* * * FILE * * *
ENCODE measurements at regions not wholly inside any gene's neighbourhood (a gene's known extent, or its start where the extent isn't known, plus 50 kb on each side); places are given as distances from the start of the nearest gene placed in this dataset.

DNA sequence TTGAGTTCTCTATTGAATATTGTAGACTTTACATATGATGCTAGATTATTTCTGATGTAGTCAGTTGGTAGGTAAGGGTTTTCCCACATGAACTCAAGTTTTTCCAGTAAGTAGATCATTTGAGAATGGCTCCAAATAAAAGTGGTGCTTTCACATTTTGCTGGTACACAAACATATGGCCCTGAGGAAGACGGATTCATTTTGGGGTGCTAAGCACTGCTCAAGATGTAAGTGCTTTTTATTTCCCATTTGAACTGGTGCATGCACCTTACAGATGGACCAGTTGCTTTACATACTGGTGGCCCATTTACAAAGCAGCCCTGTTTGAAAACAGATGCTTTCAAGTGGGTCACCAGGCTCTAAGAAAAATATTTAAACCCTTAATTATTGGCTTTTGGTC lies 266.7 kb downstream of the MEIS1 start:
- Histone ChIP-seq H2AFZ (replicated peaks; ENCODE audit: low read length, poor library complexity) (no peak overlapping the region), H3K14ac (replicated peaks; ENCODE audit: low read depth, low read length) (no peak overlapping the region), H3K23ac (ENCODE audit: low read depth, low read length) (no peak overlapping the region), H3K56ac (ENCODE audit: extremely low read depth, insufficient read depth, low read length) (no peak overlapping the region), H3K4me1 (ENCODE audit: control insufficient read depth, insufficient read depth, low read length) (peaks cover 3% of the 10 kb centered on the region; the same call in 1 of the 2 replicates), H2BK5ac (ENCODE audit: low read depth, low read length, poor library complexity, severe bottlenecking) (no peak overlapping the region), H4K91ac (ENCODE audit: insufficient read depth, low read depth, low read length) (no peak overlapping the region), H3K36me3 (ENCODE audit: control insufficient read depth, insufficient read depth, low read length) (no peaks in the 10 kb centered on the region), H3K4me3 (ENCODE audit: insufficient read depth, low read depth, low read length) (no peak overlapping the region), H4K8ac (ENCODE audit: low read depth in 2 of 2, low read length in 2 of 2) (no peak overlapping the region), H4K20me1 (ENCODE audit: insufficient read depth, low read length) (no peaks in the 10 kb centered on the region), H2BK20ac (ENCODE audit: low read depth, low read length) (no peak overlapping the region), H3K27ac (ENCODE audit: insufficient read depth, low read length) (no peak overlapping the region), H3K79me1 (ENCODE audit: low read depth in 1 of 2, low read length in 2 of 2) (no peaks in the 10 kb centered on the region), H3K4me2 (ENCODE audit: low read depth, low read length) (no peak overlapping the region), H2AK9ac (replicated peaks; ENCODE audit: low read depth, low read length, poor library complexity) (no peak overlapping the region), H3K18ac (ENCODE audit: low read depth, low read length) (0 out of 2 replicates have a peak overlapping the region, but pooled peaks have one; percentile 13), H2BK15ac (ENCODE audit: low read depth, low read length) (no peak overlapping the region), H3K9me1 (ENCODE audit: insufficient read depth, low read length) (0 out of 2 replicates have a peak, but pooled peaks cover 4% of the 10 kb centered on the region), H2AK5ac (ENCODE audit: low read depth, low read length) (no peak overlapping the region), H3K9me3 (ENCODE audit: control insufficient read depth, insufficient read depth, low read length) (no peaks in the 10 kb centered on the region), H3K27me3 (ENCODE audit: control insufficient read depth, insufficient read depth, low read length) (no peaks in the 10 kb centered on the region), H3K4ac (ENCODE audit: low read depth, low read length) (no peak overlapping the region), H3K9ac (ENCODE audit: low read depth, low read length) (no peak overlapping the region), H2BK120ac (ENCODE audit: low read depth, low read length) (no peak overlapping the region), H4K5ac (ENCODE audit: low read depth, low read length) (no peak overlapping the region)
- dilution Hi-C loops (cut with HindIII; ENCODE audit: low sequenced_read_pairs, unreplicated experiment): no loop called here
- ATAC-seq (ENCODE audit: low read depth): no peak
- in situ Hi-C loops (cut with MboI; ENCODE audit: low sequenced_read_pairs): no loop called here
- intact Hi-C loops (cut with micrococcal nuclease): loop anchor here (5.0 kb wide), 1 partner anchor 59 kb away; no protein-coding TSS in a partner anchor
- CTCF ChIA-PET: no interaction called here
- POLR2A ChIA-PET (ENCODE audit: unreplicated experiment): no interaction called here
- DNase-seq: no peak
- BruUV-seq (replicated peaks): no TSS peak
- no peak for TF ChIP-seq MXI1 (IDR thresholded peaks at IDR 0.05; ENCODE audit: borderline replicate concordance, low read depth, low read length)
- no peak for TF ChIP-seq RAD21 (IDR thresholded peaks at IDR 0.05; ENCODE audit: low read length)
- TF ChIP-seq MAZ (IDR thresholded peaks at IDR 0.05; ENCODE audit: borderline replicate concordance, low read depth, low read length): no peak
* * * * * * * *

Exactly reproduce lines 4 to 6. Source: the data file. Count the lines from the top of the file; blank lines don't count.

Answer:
- dilution Hi-C loops (cut with HindIII; ENCODE audit: low sequenced_read_pairs, unreplicated experiment): no loop called here
- ATAC-seq (ENCODE audit: low read depth): no peak
- in situ Hi-C loops (cut with MboI; ENCODE audit: low sequenced_read_pairs): no loop called here